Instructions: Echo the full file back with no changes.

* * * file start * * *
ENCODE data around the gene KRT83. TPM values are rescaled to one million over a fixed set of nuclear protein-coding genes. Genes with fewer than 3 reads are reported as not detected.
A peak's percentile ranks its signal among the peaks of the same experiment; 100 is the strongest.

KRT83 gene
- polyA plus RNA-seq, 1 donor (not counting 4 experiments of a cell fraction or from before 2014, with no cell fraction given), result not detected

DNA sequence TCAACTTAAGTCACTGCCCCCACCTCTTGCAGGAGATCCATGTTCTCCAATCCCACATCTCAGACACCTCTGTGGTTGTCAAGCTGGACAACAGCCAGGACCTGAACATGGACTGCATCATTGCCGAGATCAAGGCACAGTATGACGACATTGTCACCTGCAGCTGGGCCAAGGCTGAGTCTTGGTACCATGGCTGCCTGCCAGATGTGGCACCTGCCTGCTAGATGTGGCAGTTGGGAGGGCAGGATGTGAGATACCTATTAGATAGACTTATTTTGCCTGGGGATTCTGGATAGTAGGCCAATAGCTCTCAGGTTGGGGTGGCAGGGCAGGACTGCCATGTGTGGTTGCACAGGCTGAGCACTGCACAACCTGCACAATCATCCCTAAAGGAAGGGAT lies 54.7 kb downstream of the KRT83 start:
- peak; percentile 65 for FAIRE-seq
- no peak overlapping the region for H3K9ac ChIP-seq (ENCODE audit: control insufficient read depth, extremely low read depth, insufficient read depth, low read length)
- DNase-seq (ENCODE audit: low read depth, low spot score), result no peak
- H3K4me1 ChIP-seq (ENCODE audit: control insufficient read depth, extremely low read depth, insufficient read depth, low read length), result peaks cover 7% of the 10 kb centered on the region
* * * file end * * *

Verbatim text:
ENCODE data around the gene KRT83. TPM values are rescaled to one million over a fixed set of nuclear protein-coding genes. Genes with fewer than 3 reads are reported as not detected.
A peak's percentile ranks its signal among the peaks of the same experiment; 100 is the strongest.

KRT83 gene
- polyA plus RNA-seq, 1 donor (not counting 4 experiments of a cell fraction or from before 2014, with no cell fraction given), result not detected

DNA sequence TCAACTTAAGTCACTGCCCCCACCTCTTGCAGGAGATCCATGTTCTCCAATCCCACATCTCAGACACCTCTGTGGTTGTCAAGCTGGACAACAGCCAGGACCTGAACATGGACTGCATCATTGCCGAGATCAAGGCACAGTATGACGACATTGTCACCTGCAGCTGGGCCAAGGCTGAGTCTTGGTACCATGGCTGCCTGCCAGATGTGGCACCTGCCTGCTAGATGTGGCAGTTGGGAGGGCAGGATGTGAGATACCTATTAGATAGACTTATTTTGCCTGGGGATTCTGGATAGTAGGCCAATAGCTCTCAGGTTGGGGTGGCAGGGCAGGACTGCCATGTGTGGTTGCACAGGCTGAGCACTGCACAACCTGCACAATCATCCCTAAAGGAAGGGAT lies 54.7 kb downstream of the KRT83 start:
- peak; percentile 65 for FAIRE-seq
- no peak overlapping the region for H3K9ac ChIP-seq (ENCODE audit: control insufficient read depth, extremely low read depth, insufficient read depth, low read length)
- DNase-seq (ENCODE audit: low read depth, low spot score), result no peak
- H3K4me1 ChIP-seq (ENCODE audit: control insufficient read depth, extremely low read depth, insufficient read depth, low read length), result peaks cover 7% of the 10 kb centered on the region